Employers should be aware that paying an employee a regular salary does not make that employee exempt from overtime laws. California Labor Code Section 515(d) provides that overtime for a nonexempt full-time employee is to be calculated using a regular hourly rate that is 1/40th of weekly salary.
Wage & Hour
CA Assembly Amends Minimum Wage Bill
The proposed legislation to increase the minimum wage was amended yesterday. AB 10 was introduced by Assembly Member Alejo (D-28th Dist) in December, 2010. The bill would increase California’s minimum wage to $8.50 per hour, and automatically increase the minimum wage every year. The automatic increase would be based on inflation, using the California Consumer Price Index.
Election Day Protocol Reminder
Employees are allowed up to two paid hours time off at the beginning or end of their regular working shift to vote. An employee must provide notice at least two working days in advance of the election if, on the third working day prior to the election, the employee knows or has reason to believe there will be a need for time off to vote.
IRS Delays W-2 Health Care Cost Inclusion Requirements
On Tuesday, October 12, 2010, the Internal Revenue Service announced that it will waive for one year a health care reform law requirement that employers report the cost of coverage on employees' W-2 wage and income statements.
Understanding Health Care Reform Part 3: Other Things Employers Need to Know
The following article is the third and final installment of a three-part series relating to Health Care Reform provided to you by The Saqui Law Group and Barkley Insurance and Risk Management. The Saqui Law Group wishes to thank Ed McClements, Senior Vice President of Benefits for Barkley Insurance and Risk Management, for his contributions to this article.
The Patient Protection and Affordable Care Act was signed into law by President Obama on March 23, 2010. In Part 1 of this series we updated you on the significance of September 23, 2010. In Part 2, we provided you with a summary of how two reforms relate to dependents of employees and preventative health care. Finally, consider yourself informed about the basics of health care reform once you familiarize yourself with some more frequently used terminology, W-2 reporting requirements, and whether employers really have to provide benefits to employees.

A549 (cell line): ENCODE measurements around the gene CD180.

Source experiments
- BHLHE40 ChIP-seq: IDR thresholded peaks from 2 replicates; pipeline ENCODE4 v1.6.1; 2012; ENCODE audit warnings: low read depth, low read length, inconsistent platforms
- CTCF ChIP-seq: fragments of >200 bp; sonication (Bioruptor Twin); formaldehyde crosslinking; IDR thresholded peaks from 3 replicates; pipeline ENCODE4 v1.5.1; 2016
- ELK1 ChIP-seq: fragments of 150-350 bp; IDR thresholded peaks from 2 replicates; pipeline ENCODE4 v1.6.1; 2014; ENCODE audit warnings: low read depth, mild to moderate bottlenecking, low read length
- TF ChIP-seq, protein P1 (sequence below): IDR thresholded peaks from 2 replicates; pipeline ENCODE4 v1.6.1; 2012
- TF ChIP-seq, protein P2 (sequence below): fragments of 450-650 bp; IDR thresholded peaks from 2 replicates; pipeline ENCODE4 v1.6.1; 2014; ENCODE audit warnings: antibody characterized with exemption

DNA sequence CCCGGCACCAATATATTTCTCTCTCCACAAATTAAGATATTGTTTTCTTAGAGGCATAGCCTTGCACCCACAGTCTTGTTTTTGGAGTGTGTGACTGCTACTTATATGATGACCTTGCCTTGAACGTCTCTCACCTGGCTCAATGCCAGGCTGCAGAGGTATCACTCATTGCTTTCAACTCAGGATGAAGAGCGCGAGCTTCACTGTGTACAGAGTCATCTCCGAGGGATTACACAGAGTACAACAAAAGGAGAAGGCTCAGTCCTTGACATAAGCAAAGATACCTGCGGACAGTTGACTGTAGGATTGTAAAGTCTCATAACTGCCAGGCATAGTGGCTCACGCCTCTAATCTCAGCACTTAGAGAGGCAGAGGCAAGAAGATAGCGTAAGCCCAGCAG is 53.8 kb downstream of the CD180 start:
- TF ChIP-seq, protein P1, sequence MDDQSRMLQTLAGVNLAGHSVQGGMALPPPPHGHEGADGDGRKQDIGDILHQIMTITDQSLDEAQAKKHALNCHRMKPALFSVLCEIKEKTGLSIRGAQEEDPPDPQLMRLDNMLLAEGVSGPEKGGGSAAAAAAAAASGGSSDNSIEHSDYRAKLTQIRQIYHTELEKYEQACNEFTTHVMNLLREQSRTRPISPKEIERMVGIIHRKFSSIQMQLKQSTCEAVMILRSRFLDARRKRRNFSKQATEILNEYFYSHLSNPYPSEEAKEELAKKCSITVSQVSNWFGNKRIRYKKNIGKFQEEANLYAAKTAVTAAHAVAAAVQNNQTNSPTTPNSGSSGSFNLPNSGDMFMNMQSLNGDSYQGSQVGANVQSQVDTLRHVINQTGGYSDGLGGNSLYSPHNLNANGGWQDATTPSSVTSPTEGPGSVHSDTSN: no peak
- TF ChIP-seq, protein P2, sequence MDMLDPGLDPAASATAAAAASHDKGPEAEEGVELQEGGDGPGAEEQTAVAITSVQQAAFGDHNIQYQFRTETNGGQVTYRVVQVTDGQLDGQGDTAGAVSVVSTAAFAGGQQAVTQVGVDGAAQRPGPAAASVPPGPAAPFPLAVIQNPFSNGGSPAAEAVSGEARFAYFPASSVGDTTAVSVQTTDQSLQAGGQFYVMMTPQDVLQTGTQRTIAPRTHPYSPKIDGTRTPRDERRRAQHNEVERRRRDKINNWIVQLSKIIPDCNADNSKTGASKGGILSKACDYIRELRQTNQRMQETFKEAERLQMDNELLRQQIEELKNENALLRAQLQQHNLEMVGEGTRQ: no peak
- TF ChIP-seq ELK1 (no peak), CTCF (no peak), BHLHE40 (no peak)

Elmo Can Count 1-2-3, So Should Employees
ELMO CAN COUNT 1-2-3, SO SHOULD EMPLOYEES
We’ve all been there during algebra class and wondered aloud – why are we learning this and when will we ever need to use it? Well, it appears that some employees have taken that idea a step further and have demanded that employers calculate similarly complex numbers – total hours worked.
9th Circuit Opinion in Wang v. Chinese Daily News Addresses Meal Breaks
On Monday, September 27, 2010, the Ninth Circuit issued an opinion in Wang v. Chinese Daily News, Inc., a case which addresses class certification of wage related claims as well as the meaning of “provide” when it comes to an employer’s obligation to provide meal breaks to employees. Interestingly, the Court stated that the Brinker case pending before the California Supreme Court is irrelevant, finding that, even if the California Supreme Court interprets only a minimal obligation on employers to provide meal breaks, there was sufficient evidence in this case to show that the employer did not provide any meal breaks at all.
“Wage Theft” Common at SF Chinatown Restaurants
A recent survey of hundreds of employees revealed that Chinatown restaurants in San Francisco routinely pay workers less than the minimum wage. The survey, conducted over the course of two years, involved over 400 employees, more than half of whom reported that they were being paid less than the San Francisco minimum wage, which is currently $9.79 an hour.
Disney’s FLSA Lesson: Follow Through With Written Policies
Walt Disney World recently learned a lesson that all employers should take note of: employment policies are essentially worthless if they are not properly implemented. The Labor Department’s Wage and Hour Division found that from January 2008 through January 2010, 69 individuals employed as inventory control clerks in the food and beverage department of Walt Disney Parks and Resorts in Orlando, FL were not being paid for work activities that occurred before and after their normal shifts, work they conducted from home, or work performed through their meal times. The U.S. Department of Labor announced that as a result of numerous Fair Labor Standards Act (FLSA) violations, Walt Disney owed $433,819 in back wages.
Awaiting Brinker: Employers Must Ensure Meal and Rest Breaks Are Taken
Add RadioShack to the list of employers eagerly awaiting the decision in Brinker Restaurant Corp. v. Superior Court, currently pending before the California Supreme Court. In an unpublished opinion on August 26, 2010, the Second District Court of Appeal in Brookler v. Radioshack Corp., B212893, 2010 WL 3341816 (Cal. Ct. App. 2d Dist. August 26, 2010), reversed an order in favor of RadioShack and held that, unless and until the Supreme Court in Brinker holds otherwise, “an employer’s obligation under the Labor Code and related wage orders is to do more than simply permit meal breaks in theory—it must also provide them as a practical matter.”
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